I will assume that this is a debate question. For the record, abortion is legal in the United States and in most other developed nations, though we will focus on the United States. The Supreme Court decision Roe v. Wade (1973) made abortion legal throughout the nation. However, subsequent decisions in both Congress and in the Supreme Court have placed more restrictions on access to abortion. For instance, the Hyde Amendment, introduced by Senator Henry Hyde of Illinois, prohibited the use of federal funds for abortions that were not performed strictly to save the life of the mother. Planned Parenthood of Southern Pennsylvania v. Casey (1992) introduced the notion that an anti-abortion law could be struck down if it placed an "undue burden" on one's right to obtain an abortion. In regard to Casey, the Court upheld statutes related to parental notification and a 24-hour waiting period before getting an abortion, but it rejected others, such as spousal notification.
Previously, abortion was legal in some states but not in others, which required women in states who did not provide it to go to neighboring states where the procedure was safe and legal, or even out of the continental United States. Those who could not afford to travel risked their lives with what were called "back alley abortions"—induced miscarriages performed by non-medical professionals. The argument in favor of maintaining Roe v. Wade is that without it, poor women would again resort to illegal methods.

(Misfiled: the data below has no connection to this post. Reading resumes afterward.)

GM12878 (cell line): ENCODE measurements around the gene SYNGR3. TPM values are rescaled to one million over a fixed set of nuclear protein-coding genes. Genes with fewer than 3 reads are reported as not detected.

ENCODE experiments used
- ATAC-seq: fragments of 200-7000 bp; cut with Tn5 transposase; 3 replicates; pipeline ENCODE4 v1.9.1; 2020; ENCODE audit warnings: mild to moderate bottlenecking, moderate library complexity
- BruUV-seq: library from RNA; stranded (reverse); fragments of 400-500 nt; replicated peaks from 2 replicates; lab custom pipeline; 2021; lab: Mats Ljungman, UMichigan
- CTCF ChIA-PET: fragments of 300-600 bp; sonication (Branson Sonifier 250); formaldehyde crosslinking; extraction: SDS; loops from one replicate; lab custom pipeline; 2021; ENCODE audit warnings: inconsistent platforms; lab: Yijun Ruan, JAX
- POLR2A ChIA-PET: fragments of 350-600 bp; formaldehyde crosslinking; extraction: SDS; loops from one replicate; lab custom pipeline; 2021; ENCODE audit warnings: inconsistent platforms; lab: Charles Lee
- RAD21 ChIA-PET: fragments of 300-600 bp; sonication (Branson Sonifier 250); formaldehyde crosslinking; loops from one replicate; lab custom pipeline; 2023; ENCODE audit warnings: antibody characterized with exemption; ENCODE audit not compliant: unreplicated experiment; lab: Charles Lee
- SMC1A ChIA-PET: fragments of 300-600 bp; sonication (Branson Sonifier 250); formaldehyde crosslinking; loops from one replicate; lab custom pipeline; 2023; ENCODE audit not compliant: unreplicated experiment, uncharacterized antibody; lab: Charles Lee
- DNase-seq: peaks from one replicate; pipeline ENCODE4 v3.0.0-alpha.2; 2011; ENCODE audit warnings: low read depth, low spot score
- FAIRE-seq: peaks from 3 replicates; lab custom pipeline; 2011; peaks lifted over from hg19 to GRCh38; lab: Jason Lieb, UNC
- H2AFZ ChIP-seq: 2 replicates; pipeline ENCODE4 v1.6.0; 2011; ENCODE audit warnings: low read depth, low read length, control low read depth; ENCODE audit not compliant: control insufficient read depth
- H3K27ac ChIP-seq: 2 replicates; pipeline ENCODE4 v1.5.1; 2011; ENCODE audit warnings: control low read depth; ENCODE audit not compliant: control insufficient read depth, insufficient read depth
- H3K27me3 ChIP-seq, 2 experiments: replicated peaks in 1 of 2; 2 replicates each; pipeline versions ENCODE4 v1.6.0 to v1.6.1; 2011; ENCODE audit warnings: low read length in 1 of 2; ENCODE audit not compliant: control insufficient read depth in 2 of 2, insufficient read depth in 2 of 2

The argument against abortion is that the procedure terminates a life. Advocates on this side of the debate insist that when a woman is carrying another life, she has no right to determine if that life should exist or not, for it is a separate and autonomous being that she has helped to create.
Therefore, in deciding your position in this debate or in how to argue it, it is important to look at the issue of autonomy and whose is most important—the mother or the prospective child. Also, it is important to consider the "right to privacy" protection given in the Fourteenth Amendment (recognized in Griswold v. Connecticut), which was the basis on which Roe v. Wade was decided.